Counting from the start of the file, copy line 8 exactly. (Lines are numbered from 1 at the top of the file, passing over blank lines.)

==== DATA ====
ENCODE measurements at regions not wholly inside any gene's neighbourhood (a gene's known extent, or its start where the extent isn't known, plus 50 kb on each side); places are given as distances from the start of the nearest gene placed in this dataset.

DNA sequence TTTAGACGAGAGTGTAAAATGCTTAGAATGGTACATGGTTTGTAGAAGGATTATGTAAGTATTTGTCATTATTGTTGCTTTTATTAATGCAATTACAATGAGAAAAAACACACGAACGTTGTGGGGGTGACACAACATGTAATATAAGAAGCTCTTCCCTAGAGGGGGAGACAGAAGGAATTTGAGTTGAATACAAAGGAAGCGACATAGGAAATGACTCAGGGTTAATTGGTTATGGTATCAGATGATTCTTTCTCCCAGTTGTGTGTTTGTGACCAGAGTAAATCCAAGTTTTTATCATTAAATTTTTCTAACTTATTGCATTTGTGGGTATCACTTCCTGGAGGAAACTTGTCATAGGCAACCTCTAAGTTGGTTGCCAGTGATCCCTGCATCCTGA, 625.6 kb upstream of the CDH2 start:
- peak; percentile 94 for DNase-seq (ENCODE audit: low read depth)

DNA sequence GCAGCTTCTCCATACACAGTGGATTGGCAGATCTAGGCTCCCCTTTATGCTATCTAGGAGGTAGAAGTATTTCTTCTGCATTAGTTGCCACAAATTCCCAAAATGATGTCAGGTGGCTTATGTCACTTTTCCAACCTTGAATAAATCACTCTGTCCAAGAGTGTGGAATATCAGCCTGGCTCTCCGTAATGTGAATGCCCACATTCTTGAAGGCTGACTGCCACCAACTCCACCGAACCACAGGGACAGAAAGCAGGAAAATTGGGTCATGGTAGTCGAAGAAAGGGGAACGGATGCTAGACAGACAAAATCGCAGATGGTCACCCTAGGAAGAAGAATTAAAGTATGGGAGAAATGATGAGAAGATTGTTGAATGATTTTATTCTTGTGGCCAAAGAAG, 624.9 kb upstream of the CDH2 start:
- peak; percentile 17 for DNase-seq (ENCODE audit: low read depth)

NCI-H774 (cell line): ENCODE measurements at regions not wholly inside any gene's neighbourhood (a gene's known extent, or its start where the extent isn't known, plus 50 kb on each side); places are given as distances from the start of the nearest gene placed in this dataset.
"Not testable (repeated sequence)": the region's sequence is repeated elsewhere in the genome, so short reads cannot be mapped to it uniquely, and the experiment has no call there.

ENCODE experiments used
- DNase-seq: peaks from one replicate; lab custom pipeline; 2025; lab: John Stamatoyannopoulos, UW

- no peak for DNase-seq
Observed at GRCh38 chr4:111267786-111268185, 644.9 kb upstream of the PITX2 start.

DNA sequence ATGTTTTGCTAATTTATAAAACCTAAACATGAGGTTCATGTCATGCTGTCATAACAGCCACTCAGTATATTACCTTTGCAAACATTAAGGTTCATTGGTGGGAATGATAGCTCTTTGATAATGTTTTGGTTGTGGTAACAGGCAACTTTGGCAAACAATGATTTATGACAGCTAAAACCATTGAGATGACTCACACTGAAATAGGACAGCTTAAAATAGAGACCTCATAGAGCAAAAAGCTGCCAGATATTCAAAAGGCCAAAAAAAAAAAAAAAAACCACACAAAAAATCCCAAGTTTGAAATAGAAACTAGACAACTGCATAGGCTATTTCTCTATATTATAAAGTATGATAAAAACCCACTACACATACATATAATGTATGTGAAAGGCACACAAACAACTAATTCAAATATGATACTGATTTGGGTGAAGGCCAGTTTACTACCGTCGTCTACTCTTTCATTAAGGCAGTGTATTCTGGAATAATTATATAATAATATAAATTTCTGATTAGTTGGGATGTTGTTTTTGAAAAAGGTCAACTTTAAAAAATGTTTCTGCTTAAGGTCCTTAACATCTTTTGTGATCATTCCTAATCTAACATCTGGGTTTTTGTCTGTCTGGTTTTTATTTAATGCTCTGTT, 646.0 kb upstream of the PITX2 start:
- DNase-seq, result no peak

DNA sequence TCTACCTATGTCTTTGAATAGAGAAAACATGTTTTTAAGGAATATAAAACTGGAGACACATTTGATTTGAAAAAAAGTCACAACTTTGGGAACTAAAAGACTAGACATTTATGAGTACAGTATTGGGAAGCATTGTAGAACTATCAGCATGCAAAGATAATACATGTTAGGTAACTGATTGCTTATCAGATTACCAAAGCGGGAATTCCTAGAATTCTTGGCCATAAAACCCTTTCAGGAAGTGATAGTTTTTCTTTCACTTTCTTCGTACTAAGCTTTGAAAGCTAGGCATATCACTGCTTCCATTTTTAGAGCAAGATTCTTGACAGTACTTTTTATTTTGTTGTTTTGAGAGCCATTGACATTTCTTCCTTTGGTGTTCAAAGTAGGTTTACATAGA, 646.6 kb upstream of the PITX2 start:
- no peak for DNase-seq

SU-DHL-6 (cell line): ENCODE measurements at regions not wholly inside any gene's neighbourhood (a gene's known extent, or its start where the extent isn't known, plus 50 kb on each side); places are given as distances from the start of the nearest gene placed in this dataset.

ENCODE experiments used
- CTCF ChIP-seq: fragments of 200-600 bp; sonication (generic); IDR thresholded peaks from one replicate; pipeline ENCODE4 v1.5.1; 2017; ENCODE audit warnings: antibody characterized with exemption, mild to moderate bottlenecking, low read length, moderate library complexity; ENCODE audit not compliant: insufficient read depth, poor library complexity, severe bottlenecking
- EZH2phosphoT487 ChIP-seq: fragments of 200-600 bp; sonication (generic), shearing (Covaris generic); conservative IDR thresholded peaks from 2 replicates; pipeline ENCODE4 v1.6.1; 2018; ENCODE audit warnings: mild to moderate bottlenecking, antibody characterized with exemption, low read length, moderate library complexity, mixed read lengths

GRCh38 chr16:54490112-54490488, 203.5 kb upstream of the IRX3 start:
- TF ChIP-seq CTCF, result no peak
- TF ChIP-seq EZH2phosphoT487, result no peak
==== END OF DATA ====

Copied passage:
ENCODE experiments used